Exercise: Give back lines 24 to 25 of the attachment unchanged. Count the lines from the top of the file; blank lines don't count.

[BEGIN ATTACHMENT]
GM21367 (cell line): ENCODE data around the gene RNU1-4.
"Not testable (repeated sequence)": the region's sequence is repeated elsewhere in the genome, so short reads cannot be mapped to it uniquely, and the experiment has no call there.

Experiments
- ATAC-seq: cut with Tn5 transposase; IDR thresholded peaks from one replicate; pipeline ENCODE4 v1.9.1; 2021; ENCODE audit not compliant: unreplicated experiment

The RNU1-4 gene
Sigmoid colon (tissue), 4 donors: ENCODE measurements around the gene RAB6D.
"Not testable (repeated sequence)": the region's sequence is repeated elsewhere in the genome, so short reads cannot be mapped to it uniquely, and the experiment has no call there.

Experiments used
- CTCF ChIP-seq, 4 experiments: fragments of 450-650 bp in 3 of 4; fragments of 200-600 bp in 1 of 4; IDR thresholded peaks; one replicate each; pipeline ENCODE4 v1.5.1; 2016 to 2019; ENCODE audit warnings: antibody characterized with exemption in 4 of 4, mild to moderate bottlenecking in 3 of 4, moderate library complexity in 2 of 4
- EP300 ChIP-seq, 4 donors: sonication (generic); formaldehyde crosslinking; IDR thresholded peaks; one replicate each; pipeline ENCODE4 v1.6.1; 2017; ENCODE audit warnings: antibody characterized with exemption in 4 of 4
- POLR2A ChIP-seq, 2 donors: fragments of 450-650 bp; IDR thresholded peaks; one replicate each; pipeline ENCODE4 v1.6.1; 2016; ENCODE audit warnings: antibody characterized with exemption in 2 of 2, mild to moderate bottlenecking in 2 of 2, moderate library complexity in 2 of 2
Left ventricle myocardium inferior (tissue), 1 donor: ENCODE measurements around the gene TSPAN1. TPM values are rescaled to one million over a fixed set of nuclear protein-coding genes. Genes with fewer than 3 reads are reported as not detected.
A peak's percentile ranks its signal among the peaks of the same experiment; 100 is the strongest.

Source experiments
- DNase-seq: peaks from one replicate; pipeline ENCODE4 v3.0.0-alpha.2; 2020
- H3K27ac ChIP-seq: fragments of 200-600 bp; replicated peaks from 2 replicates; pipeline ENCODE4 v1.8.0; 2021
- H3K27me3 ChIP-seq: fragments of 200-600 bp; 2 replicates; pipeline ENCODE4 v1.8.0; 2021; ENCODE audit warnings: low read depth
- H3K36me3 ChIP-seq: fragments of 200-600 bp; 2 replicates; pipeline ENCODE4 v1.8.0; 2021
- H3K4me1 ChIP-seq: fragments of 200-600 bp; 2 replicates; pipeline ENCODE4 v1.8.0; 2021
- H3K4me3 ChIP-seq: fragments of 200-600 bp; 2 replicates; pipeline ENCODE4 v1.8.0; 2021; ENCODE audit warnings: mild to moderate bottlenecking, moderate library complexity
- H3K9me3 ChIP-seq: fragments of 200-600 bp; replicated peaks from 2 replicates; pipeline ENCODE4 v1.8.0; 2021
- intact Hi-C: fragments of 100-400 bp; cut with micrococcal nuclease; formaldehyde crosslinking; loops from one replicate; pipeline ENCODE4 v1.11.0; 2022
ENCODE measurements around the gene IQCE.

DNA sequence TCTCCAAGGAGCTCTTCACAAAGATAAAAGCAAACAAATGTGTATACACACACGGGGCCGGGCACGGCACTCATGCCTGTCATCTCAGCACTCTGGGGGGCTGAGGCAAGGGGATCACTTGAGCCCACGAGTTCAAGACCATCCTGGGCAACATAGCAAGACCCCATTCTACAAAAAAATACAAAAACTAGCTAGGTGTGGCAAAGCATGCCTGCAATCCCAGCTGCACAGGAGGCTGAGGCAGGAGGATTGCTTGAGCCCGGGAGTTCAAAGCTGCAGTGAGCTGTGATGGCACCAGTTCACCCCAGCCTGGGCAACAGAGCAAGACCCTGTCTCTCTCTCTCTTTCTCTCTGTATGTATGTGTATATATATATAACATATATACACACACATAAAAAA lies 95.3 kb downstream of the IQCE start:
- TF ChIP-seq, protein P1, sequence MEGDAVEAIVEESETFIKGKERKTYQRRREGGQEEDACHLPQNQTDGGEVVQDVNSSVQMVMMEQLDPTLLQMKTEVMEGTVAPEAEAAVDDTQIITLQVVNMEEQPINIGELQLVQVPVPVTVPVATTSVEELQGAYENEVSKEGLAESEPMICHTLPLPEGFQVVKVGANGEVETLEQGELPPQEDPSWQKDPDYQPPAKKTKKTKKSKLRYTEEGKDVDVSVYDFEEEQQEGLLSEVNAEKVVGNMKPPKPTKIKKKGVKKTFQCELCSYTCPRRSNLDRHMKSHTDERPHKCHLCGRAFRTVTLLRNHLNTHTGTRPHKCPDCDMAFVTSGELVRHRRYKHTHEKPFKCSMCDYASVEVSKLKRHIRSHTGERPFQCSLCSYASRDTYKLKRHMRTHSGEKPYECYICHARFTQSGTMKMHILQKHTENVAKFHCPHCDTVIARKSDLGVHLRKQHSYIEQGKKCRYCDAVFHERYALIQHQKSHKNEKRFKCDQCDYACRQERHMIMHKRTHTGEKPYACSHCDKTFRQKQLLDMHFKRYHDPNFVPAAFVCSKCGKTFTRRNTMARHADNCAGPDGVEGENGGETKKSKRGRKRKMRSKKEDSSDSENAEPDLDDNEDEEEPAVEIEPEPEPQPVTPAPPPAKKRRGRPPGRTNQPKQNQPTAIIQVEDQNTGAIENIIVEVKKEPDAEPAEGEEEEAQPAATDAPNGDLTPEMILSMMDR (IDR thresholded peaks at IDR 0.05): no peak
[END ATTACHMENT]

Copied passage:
DNA sequence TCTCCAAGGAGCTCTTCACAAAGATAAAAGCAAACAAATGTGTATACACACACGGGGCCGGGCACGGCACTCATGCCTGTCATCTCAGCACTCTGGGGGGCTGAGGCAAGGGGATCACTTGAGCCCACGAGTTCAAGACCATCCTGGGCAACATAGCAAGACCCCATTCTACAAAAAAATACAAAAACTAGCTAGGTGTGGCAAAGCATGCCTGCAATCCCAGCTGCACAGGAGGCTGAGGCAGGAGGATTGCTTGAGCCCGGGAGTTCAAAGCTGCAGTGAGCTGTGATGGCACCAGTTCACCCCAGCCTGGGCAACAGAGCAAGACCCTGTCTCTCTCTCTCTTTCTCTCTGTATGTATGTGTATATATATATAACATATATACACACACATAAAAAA lies 95.3 kb downstream of the IQCE start:
- TF ChIP-seq, protein P1, sequence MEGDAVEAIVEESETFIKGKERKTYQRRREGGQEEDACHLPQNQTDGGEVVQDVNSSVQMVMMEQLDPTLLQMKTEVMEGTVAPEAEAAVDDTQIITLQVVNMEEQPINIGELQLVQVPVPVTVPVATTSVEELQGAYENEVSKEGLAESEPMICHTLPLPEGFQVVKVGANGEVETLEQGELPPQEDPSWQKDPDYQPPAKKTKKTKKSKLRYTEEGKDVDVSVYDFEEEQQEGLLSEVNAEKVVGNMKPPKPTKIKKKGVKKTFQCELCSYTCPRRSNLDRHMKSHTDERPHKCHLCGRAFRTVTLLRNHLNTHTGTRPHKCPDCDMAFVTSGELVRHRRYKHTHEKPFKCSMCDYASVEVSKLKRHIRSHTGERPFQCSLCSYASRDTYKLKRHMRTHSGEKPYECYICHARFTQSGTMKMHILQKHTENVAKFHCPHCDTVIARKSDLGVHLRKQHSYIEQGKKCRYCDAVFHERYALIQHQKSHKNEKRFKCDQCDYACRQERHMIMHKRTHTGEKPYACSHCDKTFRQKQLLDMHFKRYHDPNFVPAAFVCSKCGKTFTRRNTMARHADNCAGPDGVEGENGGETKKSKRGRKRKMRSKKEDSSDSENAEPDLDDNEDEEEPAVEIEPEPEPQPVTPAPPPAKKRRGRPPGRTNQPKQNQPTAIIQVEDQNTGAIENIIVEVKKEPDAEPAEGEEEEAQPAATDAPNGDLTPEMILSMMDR (IDR thresholded peaks at IDR 0.05): no peak